I’ll be there Friday night (starting 7:30 pm) and Saturday & Sunday afternoon (starting 4:30 pm). I’ll have Follow and Microscope in my bag of tricks.

As always, no experience necessary. Just bring your good attitude and your sense of adventure!

Ben Robbins | August 28th, 2016 | events

The Colony: Strength vs Beauty, Truckers vs Slugs (Follow at Go Play NW, part 3)

My third game of Follow at Go Play NW. The very last slot of the con. The slot that has no lunch break before it. Traditionally that means people will be a little logy, a little tired, or maybe if you’re lucky, laid back and serene.

That was our first real life “what makes your quest difficult?” hurdle. The second was that we added a last-minute player even though that put us up to six, because dammit, our motto is “no gamer left behind!” Six is a serious crowd for any game, let alone a tired, hungry, Sunday slot. It also unintentionally continued the perfect growth arc of my Follow games over the weekend: the first was four players, the second was five, and now six.

So last slot of the con, low food, big crowd: we’re doomed, right? Yep, I’m a little concerned. So as soon as sit down we talk about these very issues and agree to try to keep things tight, frame aggressively, etc.

And oh my god did we. Massively, absurdly tight. I don’t think I’ve played *any* game, ever, with such a narrow difference between what was said at the table and what would have been in the movie script. The scenes in our whole first round were maybe five minutes each. Five minutes, tops. Some even less: situation, drama, perfect lines, bam, done.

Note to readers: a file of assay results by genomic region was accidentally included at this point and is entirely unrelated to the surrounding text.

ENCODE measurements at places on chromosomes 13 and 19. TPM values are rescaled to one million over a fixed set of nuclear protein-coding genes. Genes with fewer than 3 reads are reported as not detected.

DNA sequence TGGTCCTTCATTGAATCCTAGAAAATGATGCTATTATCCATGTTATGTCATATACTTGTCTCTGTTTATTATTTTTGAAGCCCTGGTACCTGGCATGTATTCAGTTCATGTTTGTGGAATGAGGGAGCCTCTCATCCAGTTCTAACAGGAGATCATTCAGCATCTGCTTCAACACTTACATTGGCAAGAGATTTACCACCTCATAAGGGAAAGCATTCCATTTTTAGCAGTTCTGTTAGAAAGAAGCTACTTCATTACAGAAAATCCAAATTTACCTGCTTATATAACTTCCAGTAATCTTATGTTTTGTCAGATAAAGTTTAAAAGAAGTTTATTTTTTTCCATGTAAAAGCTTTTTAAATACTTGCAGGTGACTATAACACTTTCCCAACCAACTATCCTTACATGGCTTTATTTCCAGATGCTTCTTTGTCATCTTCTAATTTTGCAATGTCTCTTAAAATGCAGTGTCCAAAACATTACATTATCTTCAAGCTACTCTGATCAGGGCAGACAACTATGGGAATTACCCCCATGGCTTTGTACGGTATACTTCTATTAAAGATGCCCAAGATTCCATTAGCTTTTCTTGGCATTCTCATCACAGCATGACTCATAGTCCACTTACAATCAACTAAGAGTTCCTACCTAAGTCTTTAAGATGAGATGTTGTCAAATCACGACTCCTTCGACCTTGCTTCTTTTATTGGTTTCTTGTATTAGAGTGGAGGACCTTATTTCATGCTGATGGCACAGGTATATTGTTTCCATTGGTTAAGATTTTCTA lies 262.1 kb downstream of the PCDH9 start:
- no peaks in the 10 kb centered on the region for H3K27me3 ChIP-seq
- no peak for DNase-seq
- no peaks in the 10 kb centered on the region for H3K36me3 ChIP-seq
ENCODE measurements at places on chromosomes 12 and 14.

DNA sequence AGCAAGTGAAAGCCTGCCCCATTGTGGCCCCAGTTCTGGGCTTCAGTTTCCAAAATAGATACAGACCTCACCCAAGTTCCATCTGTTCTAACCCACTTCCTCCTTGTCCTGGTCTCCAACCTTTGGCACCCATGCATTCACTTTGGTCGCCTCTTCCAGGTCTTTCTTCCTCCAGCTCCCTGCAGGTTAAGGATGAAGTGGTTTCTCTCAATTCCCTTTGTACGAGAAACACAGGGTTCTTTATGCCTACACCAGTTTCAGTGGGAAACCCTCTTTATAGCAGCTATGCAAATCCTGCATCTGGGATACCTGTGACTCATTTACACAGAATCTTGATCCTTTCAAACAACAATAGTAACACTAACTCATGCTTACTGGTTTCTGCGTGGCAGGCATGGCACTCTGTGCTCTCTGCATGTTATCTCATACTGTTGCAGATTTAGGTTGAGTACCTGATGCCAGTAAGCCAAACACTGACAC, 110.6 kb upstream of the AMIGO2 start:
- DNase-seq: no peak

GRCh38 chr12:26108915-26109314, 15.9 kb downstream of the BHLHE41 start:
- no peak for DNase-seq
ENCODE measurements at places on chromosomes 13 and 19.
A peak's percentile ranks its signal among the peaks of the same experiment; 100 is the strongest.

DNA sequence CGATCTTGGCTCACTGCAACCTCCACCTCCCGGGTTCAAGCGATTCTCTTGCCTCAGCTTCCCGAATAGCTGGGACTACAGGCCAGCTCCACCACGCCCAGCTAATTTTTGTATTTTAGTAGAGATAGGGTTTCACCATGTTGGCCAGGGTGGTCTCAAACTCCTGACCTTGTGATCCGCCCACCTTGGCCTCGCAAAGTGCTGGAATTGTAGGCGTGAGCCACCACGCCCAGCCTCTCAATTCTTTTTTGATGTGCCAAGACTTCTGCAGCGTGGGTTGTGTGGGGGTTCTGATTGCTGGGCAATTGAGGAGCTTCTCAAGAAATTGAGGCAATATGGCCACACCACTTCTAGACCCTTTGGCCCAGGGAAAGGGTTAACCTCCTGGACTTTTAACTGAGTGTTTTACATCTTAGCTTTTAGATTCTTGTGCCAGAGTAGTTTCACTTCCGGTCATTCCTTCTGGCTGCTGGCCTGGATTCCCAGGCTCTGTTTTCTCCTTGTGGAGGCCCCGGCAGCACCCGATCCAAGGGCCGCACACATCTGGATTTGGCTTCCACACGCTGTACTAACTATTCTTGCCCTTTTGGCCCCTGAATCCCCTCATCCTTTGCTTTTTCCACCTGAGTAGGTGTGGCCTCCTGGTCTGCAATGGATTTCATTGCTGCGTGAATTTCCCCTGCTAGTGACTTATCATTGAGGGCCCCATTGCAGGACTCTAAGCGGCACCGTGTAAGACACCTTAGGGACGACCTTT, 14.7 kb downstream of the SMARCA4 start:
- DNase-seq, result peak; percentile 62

Our quest: colonize a new world. The big problem? Our thousand or so colonists were not carefully picked for the task. We were a desperate hodgepodge, thrown together by fate.

We had a Teutonic social philosopher trying to mold a new uber-utopia rooted in Strength (“haff you read my book? It iz all in my book…”). We had preservation of the arts (“what’s the *point* of having farms if we don’t have a museum?!?”). We had drug addiction. And we had tiny caustic slugs, eating everything we built.

I had a great time playing Constable Lila Madison, reluctant peace officer. My starting need had me watching Karen’s ex-con character, Esme, like a hawk, but as we played I recognized that she hadn’t just turned over a new leaf but a whole new tree. I was so impressed I dragooned her into being my deputy, as you do. That’s another example of where the need set the situation but it played quite a bit differently than I expected. As I said before, Follow is flexible. If you just follow the fiction, Follow works just fine.

In the “something I’ve never seen before in a Follow game” category: ornery trucker and unlikely hero Swain had a perfectly descending scale of unhappiness. In the first challenge he was 2 red (i.e. “to hell with this colony”), then 1 red in the second challenge, and then no unhappiness in the final challenge. Possibly the most uplifting story of an unemployed trucker on an alien world ever. He even got a rig in the end, a literal monster-truck (“uh, it looked a lot smaller in the blueprints…”) built to conquer the wilderness and bring back the ore that would save the colony.

Outcome: Victory! The colony thrives. In time, we’ve got grandchildren playing at our feet.

But not everyone’s happy. In a sweaty basement somewhere, the eclipsed Doctor von Bleben leads a secret fight club to indoctrinate the youth and prepare for the day when the colony realizes that only Strength can save it…

Those are my three fantastic Follow games, each so different, but each so great. Re the con as a whole, everyone I’ve talked to has agreed: this was a top notch Go Play. Quality gaming and great people all around. Thanks, everybody!

Ben Robbins | August 28th, 2016 | follow